Tuesday morning federal headlines – March 26, 2013

The Morning Federal Newscast is a daily compilation of the stories you hear Federal Drive hosts Tom Temin and Emily Kopp discuss throughout the show each day. The Newscast is designed to give FederalNewsRadio.com users more information about the stories you hear on the air.

  • The Office of Personnel Management wants to get a better handle on why federal executives leave government. It is asking agency HR directors to have departing members of the Senior Executive Service fill out exit surveys. OPM says those should provide some candid feedback that could help with retention and succession-planning efforts. Last week, OPM director John Berry warned that the federal workforce was close to the edge of the cliff. February saw four times as many retirements as predicted. (CHCOC)
  • The Agriculture Department is putting more anti-poverty tiger teams in rural America. Secretary Tom Vilsack will make the announcement in South Carolina today. Staff help communities apply for loans and grants to fund wells, greenhouses and the like, even summer meals for poor school children. Vilsack says rural communities often do not have the technical wherewithal to know what federal programs are available or how to satisfy their requirements. The Strike Force initiative already operates in 10 states. They’ve seen dramatic growth in the number of USDA farm and housing loans awarded. One of the new states added is Virginia. (USDA)
  • John Gingrich, the chief of staff of Veterans Affairs, is retiring. His federal career lasted nearly 40 years. He has been chief of staff at VA since 2009. His tenure was not without controversy. In an inspector general’s report last year, he was singled out for lack of oversight in the wasteful conference spending scandal. At the time, House and Senate Republicans asked VA Secretary Eric Shinseki to remove Gingrich from his post. He retires on March 31. (Federal News Radio)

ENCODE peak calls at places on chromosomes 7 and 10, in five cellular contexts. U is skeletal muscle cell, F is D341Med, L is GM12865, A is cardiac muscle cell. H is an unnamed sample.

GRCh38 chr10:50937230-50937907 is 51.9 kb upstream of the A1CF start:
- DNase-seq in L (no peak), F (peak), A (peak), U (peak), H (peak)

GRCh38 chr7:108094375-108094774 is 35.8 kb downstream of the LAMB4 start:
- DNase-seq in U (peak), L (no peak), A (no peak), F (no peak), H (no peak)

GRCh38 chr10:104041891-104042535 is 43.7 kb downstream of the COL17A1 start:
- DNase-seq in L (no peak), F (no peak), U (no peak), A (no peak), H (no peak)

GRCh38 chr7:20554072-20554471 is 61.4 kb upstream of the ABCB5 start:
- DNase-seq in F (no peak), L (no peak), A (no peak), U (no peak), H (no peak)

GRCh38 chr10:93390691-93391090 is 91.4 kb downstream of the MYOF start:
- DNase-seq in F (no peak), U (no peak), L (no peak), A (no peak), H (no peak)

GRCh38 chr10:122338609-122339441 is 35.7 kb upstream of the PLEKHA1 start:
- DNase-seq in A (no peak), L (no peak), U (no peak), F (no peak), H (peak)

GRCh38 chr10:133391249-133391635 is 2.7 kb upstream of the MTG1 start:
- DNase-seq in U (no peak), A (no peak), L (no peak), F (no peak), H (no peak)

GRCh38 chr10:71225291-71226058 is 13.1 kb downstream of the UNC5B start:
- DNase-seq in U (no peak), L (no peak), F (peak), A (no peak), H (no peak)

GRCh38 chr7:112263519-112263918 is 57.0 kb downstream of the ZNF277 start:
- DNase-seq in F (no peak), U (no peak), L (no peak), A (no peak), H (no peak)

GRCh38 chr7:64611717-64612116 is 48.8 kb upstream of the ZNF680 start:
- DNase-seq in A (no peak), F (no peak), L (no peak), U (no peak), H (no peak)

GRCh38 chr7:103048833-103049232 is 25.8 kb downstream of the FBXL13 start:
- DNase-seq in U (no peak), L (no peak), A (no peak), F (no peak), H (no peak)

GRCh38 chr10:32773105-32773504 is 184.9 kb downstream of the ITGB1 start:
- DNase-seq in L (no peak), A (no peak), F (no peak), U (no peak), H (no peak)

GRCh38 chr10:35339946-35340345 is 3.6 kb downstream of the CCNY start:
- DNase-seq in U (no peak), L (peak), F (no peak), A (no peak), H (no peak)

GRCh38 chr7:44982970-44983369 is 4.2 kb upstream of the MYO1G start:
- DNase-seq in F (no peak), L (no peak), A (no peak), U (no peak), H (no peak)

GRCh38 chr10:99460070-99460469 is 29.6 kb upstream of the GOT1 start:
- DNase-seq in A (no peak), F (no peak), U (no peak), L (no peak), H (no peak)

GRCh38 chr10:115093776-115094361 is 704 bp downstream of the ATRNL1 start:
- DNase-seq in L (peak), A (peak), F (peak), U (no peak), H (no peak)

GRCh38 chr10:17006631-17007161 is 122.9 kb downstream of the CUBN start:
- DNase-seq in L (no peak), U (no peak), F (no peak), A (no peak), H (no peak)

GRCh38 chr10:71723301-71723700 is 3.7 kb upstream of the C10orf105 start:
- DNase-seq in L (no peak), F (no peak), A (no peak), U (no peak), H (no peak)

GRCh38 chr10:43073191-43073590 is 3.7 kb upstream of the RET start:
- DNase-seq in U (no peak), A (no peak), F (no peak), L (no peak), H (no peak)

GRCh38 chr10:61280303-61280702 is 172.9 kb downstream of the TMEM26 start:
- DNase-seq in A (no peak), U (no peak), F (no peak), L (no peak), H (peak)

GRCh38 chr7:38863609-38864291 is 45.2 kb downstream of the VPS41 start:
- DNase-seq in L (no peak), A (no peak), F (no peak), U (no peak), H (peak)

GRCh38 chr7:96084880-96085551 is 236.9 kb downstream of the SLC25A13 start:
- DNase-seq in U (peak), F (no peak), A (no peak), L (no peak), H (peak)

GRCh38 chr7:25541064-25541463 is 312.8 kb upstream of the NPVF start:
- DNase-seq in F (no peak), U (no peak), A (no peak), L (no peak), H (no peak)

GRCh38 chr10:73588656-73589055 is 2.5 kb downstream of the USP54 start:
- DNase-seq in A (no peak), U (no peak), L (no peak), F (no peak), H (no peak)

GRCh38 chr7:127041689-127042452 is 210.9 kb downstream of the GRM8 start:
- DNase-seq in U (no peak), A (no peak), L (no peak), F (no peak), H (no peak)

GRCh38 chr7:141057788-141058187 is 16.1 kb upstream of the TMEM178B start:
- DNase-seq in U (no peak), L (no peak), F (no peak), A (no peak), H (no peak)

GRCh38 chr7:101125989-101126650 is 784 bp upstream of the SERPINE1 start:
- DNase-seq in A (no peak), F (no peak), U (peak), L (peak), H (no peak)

• The Office of Special Counsel says it’s “deeply concerned” about a federal court ruling that stops low-level Defense employees from appealing suspensions and demotions. OSC filed an amicus brief in U.S. Court of Appeals for the Federal Circuit. It said if the ruling is upheld, it could have a chilling effect on whistleblowers. Two low-level D0D employees were demoted after credit checks revealed negative information. They appealed to the Merit Systems Protection Board, but DoD and the Office of Personnel Management say because they have sensitive positions, they should not be allowed to appeal outside of the department. OSC disagrees. The case will now be reheard by Federal Circuit Court. (Federal News Radio)
  • One lawmaker is promising his bill can lower prescription drug costs for federal employees. Rep. Steven Lynch (D-Mass.) says the Federal Employees Health Benefits Program is paying between 15 and 45 percent more for prescription drugs than other federal health care programs like those at the Veterans Affairs and the Defense departments. His bill would give the Office of Personnel Management, which runs the FEHBP, greater oversight authority. It would also require the middle-men who contract with insurance plans to return nearly all rebates, market share incentives and other bonuses from drug makers. (House)
  • The IRS says a 2010 Star Trek parody video was a mistake. The six-minute video was played at the beginning of a training conference. It depicts an elaborate spaceship set and cost nearly $60,000. The House Ways and Means Committee requested the video when they found out about it and then released it to the public. House Republicans called it a waste of taxpayer dollars. And IRS officials said a video like this would not be made today. (Federal News Radio)